The recent announcement of the “Breakthrough Prize in Life Sciences” and its inaugural 11 recipients is causing quite a bit of buzz in the research community. The Silicon Valley celebrities Art Levinson, Sergey Brin, Anne Wojcicki, Mark Zuckerberg and Priscilla Chan, and Yuri Milner have established the Breakthrough Prize in Life Sciences Foundation, which intends to award five annual prizes in the amount of $3 million each to honor “extraordinary achievements of the outstanding minds in the field of life sciences, enhance medical innovation, and ultimately become a platform for recognizing future discoveries”.
The inaugural recipients are:
1. Cornelia I. Bargmann: For the genetics of neural circuits and behavior, and synaptic guidepost molecules
2. David Botstein: For linkage mapping of Mendelian disease in humans using DNA polymorphisms.
3. Lewis C. Cantley: For the discovery of PI 3-Kinase and its role in cancer metabolism.
4. Hans Clevers: For describing the role of Wnt signaling in tissue stem cells and cancer.
5. Titia de Lange: For research on telomeres, illuminating how they protect chromosome ends and their role in genome instability in cancer.
6. Napoleone Ferrara: For discoveries in the mechanisms of angiogenesis that led to therapies for cancer and eye diseases.
7. Eric S. Lander: For the discovery of general principles for identifying human disease genes, and enabling their application to medicine through the creation and analysis of genetic, physical and sequence maps of the human genome.
8. Charles L. Sawyers: For cancer genes and targeted therapy.
9. Bert Vogelstein: For cancer genomics and tumor suppressor genes.
10. Robert A. Weinberg: For characterization of human cancer genes.
11. Shinya Yamanaka: For induced pluripotent stem cells.
Anyone familiar with cell biology or molecular biology will recognize most, if not all of these names, because this list consists of many important leaders in these areas. As a stem cell biologist, I am happy to see at least two other stem cell researchers on the list: 1) Shinya Yamanaka (who received the 2012 Nobel Prize in Physiology or Medicine) for discovering that adult skin cells could be converted into pluripotent stem cells by just introducing four genes into the cells and 2) Hans Clevers, who is one of the world’s leading researchers in the field of adult stem cell biology and has been instrumental in characterizing stem cells in the intestinal tissue and defining the role of the Wnt signaling pathway, which regulates both proliferation and differentiation of adult stem cells.
The amount awarded to the recipients seems staggeringly high – $3 million is nearly triple the size of the Nobel Prize. However, one also needs to keep in mind that the Breakthrough Prize not only honors past achievements, but also has “the aim of providing the recipients with more freedom and opportunity to pursue even greater future accomplishments.” This means that the laureates are expected (but not necessarily required) to use some of the funds to pursue new directions of research. Biomedical research is expensive. A typical NIH R01 grant, which is the lifeblood of most federally funded biomedical research labs in the United States, has a budget of $250,000 per year and $1,250,000 over a five year period for which funds are usually requested for a single project. The annual amount of $250,000 has to cover the salaries of the employees working in the laboratory, employee benefits such as health insurance, maintenance contracts to keep up existing equipment and thus leaves very little money to buy the actual materials and equipment needed to conduct the experiments. This relatively small amount of money to conduct experiments forces many scientists to be rather conservative in their work. They do not want to invest money in innovative and high-risk projects, because these do not always yield definitive results, and inconclusive results could jeopardize future grant funding and put the jobs of one’s employees or trainees at risk.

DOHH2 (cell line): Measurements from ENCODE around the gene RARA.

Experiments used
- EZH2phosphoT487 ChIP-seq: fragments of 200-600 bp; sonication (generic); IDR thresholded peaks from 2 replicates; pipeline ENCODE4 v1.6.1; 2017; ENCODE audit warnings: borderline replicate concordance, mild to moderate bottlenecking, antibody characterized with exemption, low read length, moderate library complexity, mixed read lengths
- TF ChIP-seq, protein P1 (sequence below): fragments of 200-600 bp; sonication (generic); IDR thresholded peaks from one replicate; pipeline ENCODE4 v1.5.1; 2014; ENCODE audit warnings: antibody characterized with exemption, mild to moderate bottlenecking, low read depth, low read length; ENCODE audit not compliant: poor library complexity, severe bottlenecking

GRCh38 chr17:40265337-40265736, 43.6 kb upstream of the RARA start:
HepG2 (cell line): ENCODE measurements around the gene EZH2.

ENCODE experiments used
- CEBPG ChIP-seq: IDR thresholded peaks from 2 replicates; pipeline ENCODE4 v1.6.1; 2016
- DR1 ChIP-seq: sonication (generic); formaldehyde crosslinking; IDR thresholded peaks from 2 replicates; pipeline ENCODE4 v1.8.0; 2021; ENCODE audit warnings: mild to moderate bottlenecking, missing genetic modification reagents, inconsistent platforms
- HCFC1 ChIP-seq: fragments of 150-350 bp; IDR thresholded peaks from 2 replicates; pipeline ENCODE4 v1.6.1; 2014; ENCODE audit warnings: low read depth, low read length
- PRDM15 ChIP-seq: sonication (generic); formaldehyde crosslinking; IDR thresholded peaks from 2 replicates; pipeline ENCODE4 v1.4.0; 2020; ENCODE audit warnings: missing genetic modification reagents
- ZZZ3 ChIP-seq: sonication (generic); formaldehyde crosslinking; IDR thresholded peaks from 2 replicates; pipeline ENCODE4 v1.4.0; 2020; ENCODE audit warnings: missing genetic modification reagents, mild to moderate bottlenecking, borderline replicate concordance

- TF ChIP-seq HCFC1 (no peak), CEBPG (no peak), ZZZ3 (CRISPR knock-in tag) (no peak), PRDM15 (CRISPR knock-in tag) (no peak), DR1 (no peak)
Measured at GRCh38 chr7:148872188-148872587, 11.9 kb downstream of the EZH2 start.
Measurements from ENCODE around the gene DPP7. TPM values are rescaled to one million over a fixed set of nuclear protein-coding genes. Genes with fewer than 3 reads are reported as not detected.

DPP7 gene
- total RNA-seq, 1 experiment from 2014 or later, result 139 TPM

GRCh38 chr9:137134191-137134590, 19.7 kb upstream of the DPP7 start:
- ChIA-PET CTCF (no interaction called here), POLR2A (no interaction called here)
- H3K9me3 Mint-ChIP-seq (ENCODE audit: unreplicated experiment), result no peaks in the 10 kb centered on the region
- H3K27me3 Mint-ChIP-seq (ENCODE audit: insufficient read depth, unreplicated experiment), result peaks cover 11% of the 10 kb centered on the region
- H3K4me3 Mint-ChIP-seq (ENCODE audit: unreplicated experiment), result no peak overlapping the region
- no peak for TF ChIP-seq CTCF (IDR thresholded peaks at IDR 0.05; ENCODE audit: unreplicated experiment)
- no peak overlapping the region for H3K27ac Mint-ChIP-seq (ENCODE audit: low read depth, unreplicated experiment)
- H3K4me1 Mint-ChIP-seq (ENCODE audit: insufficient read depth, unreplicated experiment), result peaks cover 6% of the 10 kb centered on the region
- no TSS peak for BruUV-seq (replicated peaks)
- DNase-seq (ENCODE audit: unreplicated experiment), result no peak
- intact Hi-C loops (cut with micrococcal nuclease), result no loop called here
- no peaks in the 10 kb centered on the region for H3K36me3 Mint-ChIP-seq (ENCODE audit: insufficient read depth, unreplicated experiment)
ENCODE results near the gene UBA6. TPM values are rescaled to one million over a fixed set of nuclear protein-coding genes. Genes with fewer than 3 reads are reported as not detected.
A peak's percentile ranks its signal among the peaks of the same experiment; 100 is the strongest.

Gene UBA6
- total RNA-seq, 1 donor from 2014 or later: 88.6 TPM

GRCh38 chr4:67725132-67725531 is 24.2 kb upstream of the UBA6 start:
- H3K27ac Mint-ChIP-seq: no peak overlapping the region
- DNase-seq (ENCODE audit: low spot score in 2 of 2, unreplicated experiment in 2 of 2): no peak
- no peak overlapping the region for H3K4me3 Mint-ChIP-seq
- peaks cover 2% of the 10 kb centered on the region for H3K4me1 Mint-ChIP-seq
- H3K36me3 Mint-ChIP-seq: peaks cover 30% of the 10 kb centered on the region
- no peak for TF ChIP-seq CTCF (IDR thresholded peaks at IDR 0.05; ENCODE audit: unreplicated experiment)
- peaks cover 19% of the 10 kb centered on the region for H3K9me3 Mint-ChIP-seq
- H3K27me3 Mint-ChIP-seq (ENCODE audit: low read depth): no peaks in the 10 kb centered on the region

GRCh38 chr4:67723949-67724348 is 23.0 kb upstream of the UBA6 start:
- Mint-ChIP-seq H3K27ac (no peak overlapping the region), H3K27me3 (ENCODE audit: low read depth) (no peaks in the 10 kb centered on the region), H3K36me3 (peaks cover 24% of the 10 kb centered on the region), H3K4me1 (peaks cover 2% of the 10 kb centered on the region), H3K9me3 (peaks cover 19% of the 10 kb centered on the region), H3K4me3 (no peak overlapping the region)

The $3 million amount of the Breakthrough Prize, on the other hand, gives the researchers the freedom to try out exciting and high-risk ideas, without having to spend months writing grant proposals. The $3 million amount is enough to fund two high risk NIH R01 grant size projects for five years, that is, if the laureates choose to use all their award money for their research instead of buying a luxury yacht.
Even though all the laureates above are established and internationally renowned scientists, they are at different stages in their research career. David Botstein, for example, is 70 years old and was already a molecular biology legend when I was a grad student in the 1990s. On the other hand, Shinya Yamanaka is only 50 years old and is in the prime of his research career, with hopefully many more decades of research ahead of him. I also like the fact that the foundation will accept nominations from the public, and I hope that its selection process will be more transparent than the closed door policy involved in the selection of Nobel prize laureates.